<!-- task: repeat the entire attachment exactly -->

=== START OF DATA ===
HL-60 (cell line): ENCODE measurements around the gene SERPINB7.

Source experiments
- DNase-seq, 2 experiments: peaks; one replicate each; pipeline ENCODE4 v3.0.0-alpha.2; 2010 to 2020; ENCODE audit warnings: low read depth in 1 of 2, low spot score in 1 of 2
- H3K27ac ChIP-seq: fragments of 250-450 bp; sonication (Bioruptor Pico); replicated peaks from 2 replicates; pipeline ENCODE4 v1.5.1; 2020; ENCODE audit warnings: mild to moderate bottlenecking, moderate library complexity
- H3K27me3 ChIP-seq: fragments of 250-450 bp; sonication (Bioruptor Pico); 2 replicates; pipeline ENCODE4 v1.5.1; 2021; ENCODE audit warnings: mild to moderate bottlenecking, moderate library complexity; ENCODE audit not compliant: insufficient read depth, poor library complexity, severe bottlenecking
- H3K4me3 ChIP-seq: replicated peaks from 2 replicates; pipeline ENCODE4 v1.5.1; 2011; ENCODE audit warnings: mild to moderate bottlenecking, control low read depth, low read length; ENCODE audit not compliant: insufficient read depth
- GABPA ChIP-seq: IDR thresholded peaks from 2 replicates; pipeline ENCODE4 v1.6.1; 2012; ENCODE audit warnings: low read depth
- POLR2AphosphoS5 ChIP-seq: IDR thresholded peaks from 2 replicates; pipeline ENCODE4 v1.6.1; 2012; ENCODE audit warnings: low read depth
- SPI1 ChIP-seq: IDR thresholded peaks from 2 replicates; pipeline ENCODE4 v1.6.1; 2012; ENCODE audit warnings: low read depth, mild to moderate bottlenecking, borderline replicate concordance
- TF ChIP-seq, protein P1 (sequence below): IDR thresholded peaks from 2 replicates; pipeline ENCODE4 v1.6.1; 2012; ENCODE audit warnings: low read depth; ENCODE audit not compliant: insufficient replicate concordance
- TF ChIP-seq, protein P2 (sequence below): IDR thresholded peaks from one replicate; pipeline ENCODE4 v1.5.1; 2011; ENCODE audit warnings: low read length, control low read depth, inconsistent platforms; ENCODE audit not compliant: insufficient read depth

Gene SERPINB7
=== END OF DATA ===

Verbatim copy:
HL-60 (cell line): ENCODE measurements around the gene SERPINB7.

Source experiments
- DNase-seq, 2 experiments: peaks; one replicate each; pipeline ENCODE4 v3.0.0-alpha.2; 2010 to 2020; ENCODE audit warnings: low read depth in 1 of 2, low spot score in 1 of 2
- H3K27ac ChIP-seq: fragments of 250-450 bp; sonication (Bioruptor Pico); replicated peaks from 2 replicates; pipeline ENCODE4 v1.5.1; 2020; ENCODE audit warnings: mild to moderate bottlenecking, moderate library complexity
- H3K27me3 ChIP-seq: fragments of 250-450 bp; sonication (Bioruptor Pico); 2 replicates; pipeline ENCODE4 v1.5.1; 2021; ENCODE audit warnings: mild to moderate bottlenecking, moderate library complexity; ENCODE audit not compliant: insufficient read depth, poor library complexity, severe bottlenecking
- H3K4me3 ChIP-seq: replicated peaks from 2 replicates; pipeline ENCODE4 v1.5.1; 2011; ENCODE audit warnings: mild to moderate bottlenecking, control low read depth, low read length; ENCODE audit not compliant: insufficient read depth
- GABPA ChIP-seq: IDR thresholded peaks from 2 replicates; pipeline ENCODE4 v1.6.1; 2012; ENCODE audit warnings: low read depth
- POLR2AphosphoS5 ChIP-seq: IDR thresholded peaks from 2 replicates; pipeline ENCODE4 v1.6.1; 2012; ENCODE audit warnings: low read depth
- SPI1 ChIP-seq: IDR thresholded peaks from 2 replicates; pipeline ENCODE4 v1.6.1; 2012; ENCODE audit warnings: low read depth, mild to moderate bottlenecking, borderline replicate concordance
- TF ChIP-seq, protein P1 (sequence below): IDR thresholded peaks from 2 replicates; pipeline ENCODE4 v1.6.1; 2012; ENCODE audit warnings: low read depth; ENCODE audit not compliant: insufficient replicate concordance
- TF ChIP-seq, protein P2 (sequence below): IDR thresholded peaks from one replicate; pipeline ENCODE4 v1.5.1; 2011; ENCODE audit warnings: low read length, control low read depth, inconsistent platforms; ENCODE audit not compliant: insufficient read depth

Gene SERPINB7